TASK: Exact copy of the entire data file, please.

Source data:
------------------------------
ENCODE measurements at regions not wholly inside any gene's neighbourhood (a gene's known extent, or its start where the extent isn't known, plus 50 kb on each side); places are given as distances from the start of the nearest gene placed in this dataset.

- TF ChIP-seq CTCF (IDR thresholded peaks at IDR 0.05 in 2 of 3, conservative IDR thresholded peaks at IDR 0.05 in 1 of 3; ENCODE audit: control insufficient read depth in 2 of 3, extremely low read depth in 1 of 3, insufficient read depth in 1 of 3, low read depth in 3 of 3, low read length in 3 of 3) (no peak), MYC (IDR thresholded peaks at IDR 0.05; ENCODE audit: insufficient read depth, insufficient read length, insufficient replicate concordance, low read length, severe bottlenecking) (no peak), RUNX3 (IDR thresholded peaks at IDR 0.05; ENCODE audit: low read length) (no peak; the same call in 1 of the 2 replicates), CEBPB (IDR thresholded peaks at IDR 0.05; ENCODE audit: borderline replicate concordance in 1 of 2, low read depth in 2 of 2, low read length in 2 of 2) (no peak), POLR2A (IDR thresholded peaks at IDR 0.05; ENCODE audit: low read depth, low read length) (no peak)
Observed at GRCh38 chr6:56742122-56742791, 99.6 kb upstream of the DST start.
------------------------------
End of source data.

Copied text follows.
ENCODE measurements at regions not wholly inside any gene's neighbourhood (a gene's known extent, or its start where the extent isn't known, plus 50 kb on each side); places are given as distances from the start of the nearest gene placed in this dataset.

- TF ChIP-seq CTCF (IDR thresholded peaks at IDR 0.05 in 2 of 3, conservative IDR thresholded peaks at IDR 0.05 in 1 of 3; ENCODE audit: control insufficient read depth in 2 of 3, extremely low read depth in 1 of 3, insufficient read depth in 1 of 3, low read depth in 3 of 3, low read length in 3 of 3) (no peak), MYC (IDR thresholded peaks at IDR 0.05; ENCODE audit: insufficient read depth, insufficient read length, insufficient replicate concordance, low read length, severe bottlenecking) (no peak), RUNX3 (IDR thresholded peaks at IDR 0.05; ENCODE audit: low read length) (no peak; the same call in 1 of the 2 replicates), CEBPB (IDR thresholded peaks at IDR 0.05; ENCODE audit: borderline replicate concordance in 1 of 2, low read depth in 2 of 2, low read length in 2 of 2) (no peak), POLR2A (IDR thresholded peaks at IDR 0.05; ENCODE audit: low read depth, low read length) (no peak)
Observed at GRCh38 chr6:56742122-56742791, 99.6 kb upstream of the DST start.